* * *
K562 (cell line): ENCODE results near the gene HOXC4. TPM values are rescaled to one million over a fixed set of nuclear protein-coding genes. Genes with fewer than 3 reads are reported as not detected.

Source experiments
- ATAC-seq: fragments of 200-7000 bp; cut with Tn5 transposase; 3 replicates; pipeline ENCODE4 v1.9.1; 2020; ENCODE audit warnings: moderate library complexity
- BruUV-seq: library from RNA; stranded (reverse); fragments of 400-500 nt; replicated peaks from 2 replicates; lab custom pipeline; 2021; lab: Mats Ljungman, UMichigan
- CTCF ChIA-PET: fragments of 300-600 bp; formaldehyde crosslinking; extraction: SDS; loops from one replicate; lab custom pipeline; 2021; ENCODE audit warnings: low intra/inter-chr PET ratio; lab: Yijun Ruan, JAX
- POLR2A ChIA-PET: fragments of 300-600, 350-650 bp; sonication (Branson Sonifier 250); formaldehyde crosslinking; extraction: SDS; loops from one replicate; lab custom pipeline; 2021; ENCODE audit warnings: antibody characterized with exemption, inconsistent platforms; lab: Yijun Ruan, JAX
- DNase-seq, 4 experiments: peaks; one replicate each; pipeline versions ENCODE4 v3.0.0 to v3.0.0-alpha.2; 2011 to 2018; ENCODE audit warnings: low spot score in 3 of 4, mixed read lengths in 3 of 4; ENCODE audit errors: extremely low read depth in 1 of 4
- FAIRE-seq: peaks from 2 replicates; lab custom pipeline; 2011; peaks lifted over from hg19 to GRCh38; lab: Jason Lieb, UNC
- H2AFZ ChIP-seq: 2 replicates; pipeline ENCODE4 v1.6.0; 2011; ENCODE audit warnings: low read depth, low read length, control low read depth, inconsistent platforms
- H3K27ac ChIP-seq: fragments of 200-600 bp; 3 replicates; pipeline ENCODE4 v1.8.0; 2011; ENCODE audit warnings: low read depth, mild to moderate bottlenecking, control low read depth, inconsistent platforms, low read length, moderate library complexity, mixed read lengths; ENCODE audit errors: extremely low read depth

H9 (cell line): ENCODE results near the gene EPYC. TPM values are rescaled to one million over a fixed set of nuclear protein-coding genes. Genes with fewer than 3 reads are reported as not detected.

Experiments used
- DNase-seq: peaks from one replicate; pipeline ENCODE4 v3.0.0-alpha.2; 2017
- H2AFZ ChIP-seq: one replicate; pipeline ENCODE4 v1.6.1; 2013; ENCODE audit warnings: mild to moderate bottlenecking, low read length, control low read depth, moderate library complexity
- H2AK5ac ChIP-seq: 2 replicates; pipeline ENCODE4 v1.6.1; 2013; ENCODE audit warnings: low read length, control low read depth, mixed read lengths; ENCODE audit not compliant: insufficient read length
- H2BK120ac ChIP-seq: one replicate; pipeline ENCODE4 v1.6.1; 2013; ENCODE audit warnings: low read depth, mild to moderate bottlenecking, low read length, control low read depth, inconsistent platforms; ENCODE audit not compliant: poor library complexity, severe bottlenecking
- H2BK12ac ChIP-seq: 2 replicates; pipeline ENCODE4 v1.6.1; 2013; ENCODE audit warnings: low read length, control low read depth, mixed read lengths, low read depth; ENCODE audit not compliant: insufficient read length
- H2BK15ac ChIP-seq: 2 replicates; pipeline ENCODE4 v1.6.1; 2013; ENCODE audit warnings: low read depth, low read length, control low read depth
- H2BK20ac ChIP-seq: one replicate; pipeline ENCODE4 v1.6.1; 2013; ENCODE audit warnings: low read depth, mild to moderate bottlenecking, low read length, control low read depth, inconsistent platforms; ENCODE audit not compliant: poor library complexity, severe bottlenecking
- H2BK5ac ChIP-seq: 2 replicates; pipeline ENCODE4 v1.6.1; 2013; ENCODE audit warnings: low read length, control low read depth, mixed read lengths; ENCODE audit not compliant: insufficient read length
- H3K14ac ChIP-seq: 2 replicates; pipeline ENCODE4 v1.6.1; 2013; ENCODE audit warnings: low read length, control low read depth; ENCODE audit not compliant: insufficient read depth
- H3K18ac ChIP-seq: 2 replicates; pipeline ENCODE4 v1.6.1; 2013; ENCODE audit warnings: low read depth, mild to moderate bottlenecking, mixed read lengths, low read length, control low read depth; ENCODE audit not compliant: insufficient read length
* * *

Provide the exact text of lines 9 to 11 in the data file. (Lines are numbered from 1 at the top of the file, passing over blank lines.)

- H2AFZ ChIP-seq: 2 replicates; pipeline ENCODE4 v1.6.0; 2011; ENCODE audit warnings: low read depth, low read length, control low read depth, inconsistent platforms
- H3K27ac ChIP-seq: fragments of 200-600 bp; 3 replicates; pipeline ENCODE4 v1.8.0; 2011; ENCODE audit warnings: low read depth, mild to moderate bottlenecking, control low read depth, inconsistent platforms, low read length, moderate library complexity, mixed read lengths; ENCODE audit errors: extremely low read depth

H9 (cell line): ENCODE results near the gene EPYC. TPM values are rescaled to one million over a fixed set of nuclear protein-coding genes. Genes with fewer than 3 reads are reported as not detected.